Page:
Apparently we read the same articles on the internet, because I read that the other day. :) I enjoy the point it makes that money itself isn’t what provides happiness, rather it provides security which leads to decreased stress. Less stress = more happy time.

        I think you’ve got it down with the elements I’ve got going on in my life. I don’t know if I’ve ever told you about the whole debate that went on with Bunny going back to school (he graduates in two weeks! I’m so proud!) but it came down to a giant values discussion: time or money. And we choose our time, always.

        So right now, even though we have some serious money stresses we’re really still living our values and we made a lot of the decisions that led us here.

        • Kimberly Eclipse says:

          Less stress = more happy time. Totally. And I think that’s part of the allure of self-employment and web-based businesses that I and so many others are drawn to. It’s not that people don’t want to work, but when you can design your own work schedule and/or be location independent, you feel like you have more room to really live a full life according to your values.

          No, I didn’t know about Bunny being in school and graduating in two weeks! Go him! What do you mean when you say you chose your time?

          • Sheryl says:

            You’ve hit the nail on the head with the allure of working for yourself, I think.

            Choosing time has to do with the nature and pay grade of Bunny’s old job. He brought in six figures, but an “early” night would get him out of the office around 9 or 10. We had all the freedom money could bring … except no time together. Which sucked so incredibly hard. He also wasn’t happy with the work he did, so the decision to go to something he likes better (he’s fixing motorcycles now) was easy.

            What it’s come down to is the decision that we’d rather be broke but have time for each other, and we need to make that a priority. So jobs that require work every weekend or only offer the evening shift are out for us – even if they pay $1000/hour. (Well, I guess if they paid $1000/hour I’d only need to work a couple of hours, but still).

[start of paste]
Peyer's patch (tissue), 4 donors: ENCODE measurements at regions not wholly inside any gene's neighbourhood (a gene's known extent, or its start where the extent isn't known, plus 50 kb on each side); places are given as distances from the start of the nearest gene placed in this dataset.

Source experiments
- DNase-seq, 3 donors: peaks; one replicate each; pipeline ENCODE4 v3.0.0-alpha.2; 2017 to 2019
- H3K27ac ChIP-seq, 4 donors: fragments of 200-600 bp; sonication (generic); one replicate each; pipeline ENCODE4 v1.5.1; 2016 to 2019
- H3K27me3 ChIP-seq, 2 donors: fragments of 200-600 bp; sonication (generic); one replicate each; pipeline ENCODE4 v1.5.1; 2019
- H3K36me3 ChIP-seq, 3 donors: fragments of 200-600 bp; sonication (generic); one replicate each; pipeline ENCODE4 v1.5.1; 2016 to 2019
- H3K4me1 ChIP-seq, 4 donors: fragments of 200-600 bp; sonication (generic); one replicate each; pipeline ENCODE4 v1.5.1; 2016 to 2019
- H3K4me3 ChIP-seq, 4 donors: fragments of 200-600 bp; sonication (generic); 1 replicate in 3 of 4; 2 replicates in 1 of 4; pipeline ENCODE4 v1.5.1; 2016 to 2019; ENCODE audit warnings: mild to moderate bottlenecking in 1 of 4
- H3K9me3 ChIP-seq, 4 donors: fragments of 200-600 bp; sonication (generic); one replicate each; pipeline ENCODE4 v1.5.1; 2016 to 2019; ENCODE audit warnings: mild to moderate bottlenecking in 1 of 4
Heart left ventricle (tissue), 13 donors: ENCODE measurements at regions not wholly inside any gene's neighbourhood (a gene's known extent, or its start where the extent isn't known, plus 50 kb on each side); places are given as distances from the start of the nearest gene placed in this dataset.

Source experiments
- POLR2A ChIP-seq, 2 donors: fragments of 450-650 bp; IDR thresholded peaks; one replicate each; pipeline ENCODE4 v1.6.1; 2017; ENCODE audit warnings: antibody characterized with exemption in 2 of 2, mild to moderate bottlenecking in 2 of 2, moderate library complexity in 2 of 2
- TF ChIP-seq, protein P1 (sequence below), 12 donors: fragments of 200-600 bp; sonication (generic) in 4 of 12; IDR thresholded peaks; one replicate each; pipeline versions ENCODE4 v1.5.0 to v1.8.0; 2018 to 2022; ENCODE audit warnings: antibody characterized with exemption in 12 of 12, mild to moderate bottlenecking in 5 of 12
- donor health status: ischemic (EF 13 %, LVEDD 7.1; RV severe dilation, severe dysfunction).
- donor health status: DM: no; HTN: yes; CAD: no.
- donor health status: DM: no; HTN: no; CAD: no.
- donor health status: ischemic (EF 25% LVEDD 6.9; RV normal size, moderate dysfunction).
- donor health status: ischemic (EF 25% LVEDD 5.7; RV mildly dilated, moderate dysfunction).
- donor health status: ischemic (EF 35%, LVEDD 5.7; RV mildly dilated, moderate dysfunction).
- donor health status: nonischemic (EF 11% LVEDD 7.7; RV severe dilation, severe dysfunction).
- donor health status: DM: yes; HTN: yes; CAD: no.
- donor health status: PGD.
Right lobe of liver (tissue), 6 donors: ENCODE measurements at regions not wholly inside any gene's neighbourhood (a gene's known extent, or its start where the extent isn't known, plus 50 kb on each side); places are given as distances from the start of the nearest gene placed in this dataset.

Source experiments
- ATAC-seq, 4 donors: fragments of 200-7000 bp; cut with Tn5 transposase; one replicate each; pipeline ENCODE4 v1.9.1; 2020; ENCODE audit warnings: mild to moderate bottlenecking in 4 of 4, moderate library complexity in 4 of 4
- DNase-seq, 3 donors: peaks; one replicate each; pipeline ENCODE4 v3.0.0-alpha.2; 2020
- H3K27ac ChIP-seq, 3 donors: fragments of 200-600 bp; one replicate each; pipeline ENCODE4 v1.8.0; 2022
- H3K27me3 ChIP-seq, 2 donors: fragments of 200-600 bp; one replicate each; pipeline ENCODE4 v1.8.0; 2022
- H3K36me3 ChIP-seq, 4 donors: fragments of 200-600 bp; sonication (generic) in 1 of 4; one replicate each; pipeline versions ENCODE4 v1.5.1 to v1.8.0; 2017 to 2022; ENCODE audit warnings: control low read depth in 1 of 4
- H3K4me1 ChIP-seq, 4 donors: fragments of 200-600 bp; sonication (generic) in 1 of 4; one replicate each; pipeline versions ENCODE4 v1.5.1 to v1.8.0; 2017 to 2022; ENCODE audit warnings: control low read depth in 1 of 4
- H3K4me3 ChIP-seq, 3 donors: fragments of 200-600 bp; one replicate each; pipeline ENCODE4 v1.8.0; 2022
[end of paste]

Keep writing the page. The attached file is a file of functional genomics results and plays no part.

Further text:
• Kimberly Eclipse says:

              That is so awesome. Bunny the happily married motorcycle mechanic. NICE.

              Yeah, that much time apart would be difficult for any couple to endure, so I completely understand your decision. Money just isn’t the same if you can’t enjoy it with your loved ones. Good for you guys for doing what you feel is best for your little family. :)

  3. Boyd says:

    I find joy by observing the amazing amount of imagination both of my kids (4 and 6) show in entertaining themselves. We aren’t hurting financially, but raising 2 kiddos on 1 and 1/2 incomes can get tight. In their little minds, though, they have it all. Empty toilet paper rolls and paper towel rolls serve as swords and trumpets. Boxes and sheets become their castles and their cute little mouths serve as the only sound effects they need. When I see this, it really reminds me that beauty and happiness are totally in the eye of the beholder.

    • Kimberly Eclipse says:

      That’s beautiful, Boyd! Children (and I’d argue pets, too) have an amazing way of reminding us of what’s important in life. I agree that happiness is in the eye of the beholder. I could fret over trying to own or earn more, but I think I’d rather spend my time making sure my perspective is on point.